The time may soon be coming when Americans are finally ready to stop “playing Indian.”
But it hasn’t come easy.
In the past year, efforts pressuring the Washington Redskins professional football franchise to change its name have made significant headway, with Native Americans rallying under the slogan #NotYourMascot.
In 2014, fifty U.S. Senators signed a letter to the National Football League commissioner arguing that the sport can no longer “perpetuate the use of this name as anything but what it is: a racial slur.”
The U.S. Patent and Trademark Office agreed. Last summer, it moved to cancel the Redskins’ trademark registrations, endangering millions of dollars in merchandizing revenue. The team’s appeal to this decision is pending, with a high court set to rule this summer.
Regardless of the outcome, the case has drawn renewed public attention to the issue. California is now considering a ban on using “Redskins” as a team name by public schools in the state, and the Associated Press may list it as an offensive slur in its stylebook for journalists.
Defenders of the Washington team name insist that “redskins” is a term of “honor and respect.” Yet organizations such as the National Congress of American Indians have begged to differ, passing resolutions calling for change.
“The argument has always been the same,” leading activist Suzan Shown Harjo explained to the Washington Post.
“‘We are honoring you,’ they say.”
“‘No, you’re not,’ we reply.”
“‘Shut up,’ they say.”
Let’s give the defenders of the “Redskins” franchise the benefit of the doubt. The great majority of them likely have no racist intent. They are loyal fans who have positive associations with their team’s name and are reluctant to give up a deep-rooted tradition.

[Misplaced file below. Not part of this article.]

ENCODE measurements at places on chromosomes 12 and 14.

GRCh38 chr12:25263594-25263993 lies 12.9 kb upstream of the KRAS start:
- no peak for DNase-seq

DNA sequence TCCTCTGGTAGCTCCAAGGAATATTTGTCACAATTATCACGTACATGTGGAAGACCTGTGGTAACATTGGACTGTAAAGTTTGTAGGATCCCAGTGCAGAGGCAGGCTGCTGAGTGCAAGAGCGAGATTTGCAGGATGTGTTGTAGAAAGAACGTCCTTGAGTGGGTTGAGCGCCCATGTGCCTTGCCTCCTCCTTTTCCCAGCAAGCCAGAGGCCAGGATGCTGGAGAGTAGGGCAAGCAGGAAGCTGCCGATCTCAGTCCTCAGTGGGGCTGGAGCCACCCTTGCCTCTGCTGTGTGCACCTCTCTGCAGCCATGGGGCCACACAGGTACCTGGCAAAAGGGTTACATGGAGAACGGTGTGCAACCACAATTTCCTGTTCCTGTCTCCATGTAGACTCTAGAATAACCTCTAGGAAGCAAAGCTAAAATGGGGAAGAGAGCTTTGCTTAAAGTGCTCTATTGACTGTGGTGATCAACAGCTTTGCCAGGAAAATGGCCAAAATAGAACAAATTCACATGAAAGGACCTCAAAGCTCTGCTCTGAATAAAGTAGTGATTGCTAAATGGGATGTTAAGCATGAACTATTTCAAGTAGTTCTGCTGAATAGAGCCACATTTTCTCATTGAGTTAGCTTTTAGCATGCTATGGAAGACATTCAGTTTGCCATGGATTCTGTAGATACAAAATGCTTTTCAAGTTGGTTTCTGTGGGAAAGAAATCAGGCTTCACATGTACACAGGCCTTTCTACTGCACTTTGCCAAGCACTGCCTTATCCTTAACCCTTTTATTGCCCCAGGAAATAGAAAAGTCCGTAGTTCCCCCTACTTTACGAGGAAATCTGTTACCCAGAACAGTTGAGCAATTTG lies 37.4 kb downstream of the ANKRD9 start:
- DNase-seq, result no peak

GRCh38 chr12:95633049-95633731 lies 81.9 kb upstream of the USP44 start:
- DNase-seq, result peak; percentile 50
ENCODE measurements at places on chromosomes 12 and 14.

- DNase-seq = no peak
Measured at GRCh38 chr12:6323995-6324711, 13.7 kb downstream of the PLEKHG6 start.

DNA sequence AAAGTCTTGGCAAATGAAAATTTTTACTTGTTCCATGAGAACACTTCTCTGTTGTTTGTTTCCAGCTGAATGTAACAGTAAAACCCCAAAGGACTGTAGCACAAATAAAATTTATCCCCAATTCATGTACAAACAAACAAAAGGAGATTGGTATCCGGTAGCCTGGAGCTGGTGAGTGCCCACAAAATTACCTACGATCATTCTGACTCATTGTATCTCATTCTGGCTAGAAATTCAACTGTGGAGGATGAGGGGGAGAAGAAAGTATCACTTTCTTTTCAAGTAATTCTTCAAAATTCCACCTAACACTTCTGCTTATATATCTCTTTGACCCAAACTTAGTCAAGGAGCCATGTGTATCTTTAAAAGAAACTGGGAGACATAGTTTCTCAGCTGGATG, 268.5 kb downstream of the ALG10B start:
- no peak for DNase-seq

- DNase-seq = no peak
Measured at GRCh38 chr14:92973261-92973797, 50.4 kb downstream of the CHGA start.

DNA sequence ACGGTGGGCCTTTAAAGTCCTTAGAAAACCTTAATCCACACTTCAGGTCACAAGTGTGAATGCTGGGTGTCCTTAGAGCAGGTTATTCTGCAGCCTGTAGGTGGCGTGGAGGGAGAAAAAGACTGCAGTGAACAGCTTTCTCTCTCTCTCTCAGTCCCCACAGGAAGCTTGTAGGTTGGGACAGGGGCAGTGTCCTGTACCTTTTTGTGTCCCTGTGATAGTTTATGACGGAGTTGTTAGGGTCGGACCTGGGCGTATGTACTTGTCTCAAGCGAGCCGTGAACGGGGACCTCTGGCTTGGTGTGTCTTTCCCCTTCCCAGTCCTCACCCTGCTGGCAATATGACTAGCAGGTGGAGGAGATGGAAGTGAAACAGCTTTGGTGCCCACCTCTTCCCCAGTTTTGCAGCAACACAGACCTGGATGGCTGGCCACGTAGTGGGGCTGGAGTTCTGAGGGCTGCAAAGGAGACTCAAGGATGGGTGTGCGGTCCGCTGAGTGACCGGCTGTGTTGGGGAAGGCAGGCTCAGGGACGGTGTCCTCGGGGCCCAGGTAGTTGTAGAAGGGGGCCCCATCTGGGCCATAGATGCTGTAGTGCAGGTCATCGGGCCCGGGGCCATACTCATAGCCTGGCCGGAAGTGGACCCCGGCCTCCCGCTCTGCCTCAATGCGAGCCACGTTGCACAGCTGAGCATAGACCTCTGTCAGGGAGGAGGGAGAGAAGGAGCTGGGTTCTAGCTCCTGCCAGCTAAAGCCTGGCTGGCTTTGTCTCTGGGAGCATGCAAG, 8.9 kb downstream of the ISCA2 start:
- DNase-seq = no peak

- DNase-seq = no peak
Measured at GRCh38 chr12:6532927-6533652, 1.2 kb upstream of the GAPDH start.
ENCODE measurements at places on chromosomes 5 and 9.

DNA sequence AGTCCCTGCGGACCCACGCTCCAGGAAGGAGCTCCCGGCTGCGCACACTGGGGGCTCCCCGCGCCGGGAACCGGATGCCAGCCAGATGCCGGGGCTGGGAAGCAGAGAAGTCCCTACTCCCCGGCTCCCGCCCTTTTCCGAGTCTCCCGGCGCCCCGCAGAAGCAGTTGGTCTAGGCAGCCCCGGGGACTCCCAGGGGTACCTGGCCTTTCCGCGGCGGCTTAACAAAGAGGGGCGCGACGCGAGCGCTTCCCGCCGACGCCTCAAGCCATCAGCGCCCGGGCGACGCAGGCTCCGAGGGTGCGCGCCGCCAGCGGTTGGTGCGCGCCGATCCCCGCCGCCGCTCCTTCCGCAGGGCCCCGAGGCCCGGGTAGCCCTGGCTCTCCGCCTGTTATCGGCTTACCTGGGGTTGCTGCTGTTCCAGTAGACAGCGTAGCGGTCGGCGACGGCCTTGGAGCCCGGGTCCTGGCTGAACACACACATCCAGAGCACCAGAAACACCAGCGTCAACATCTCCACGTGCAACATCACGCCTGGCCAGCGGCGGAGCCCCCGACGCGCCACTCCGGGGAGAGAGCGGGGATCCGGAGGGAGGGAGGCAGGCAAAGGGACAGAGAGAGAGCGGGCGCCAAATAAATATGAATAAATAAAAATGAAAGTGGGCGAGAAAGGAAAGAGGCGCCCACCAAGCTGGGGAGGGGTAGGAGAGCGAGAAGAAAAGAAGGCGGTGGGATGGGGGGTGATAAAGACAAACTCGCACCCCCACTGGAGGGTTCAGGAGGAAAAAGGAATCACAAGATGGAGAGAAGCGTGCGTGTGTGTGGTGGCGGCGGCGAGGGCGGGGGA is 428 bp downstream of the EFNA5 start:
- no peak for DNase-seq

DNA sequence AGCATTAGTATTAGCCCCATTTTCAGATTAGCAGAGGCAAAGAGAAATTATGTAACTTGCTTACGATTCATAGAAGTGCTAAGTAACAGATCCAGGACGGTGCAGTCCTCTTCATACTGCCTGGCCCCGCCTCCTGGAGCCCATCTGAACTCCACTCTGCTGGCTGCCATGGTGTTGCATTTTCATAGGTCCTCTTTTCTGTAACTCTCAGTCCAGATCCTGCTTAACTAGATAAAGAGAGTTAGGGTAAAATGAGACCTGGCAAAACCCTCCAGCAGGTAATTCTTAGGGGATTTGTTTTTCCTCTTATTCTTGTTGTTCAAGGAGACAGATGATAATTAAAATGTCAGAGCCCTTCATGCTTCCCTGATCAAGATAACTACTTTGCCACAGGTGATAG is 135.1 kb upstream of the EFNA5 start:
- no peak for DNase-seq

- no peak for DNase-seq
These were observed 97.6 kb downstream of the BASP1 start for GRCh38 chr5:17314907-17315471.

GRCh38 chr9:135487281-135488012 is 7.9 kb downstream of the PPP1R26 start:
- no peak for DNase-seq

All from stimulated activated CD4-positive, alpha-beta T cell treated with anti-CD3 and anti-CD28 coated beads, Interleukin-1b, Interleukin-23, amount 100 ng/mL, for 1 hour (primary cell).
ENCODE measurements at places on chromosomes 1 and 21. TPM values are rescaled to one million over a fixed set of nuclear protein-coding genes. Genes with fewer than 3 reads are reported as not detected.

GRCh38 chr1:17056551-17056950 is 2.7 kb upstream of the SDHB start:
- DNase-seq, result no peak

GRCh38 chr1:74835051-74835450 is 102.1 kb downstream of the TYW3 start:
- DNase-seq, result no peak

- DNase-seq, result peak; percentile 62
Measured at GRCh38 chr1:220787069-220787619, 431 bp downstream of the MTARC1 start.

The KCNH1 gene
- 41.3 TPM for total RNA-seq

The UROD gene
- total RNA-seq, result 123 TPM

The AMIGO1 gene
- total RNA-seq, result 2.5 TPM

Even so, these holdouts are simply not listening to Native Americans who say that seeing people paint their faces red, put on feathered head-dresses, give impassioned “war whoops,” or demonstrate their best “tomahawk chops” are hardly behaving respectfully.
Instead, such fans are tapping into a long tradition of racial stereotyping and degradation.
Into the early 1900s, Americans were enamored with live “Wild West Shows.” Like later film and TV Westerns, these depicted indigenous people either as noble savages or vicious warriors who threatened innocent (read: White) settlers on the prairie frontier. Native Americans were treated more as museum pieces than members of living communities.
As author Carol Spindel writes, the idea that “American Indians would disappear like dinosaurs” became embedded in national mythology. In dubious homage, kids were encouraged to “play Indian,” mimicking native songs and dances.
“Thrilled by the Wild West performances,” Spindel explains, “college boys and Boy Scouts emulated the showbiz Indians when they created Indian sports mascots, many of which date from the 1920s.”
Lingering behind all this was an often-murderous racism. Examining the history of “redskins” as a racial moniker, the BBC recently quoted an 1863 advertisement from a Minnesota newspaper. “The state reward for dead Indians,” it read, “has been increased to $200 for every redskin sent to purgatory.”
Across the U.S., the number of teams named the “Chiefs,” “Savages,” “Indians,” and “Braves” has declined dramatically, but America has yet to truly reckon with its oppression of the continent’s indigenous tribes.
In 2010, Congress issued an official “apology to Native Peoples of the United States.” It acknowledged “the many instances of violence, maltreatment, and neglect inflicted on Native peoples.” Yet, as historian Jennifer Guiliano notes, the “apology” also contained an official disclaimer: “Nothing in this section authorizes or supports any legal claims against the United States,” it read.
Guiliano further notes that Native Americans continue to face alarming levels of unemployment, poverty, alcoholism, diabetes, and infant mortality.
Justice requires atonement and recompense that goes far beyond dropping racist names from sports teams. But respect for those who insist, “I am not your mascot” is a preliminary—and overdue—concession.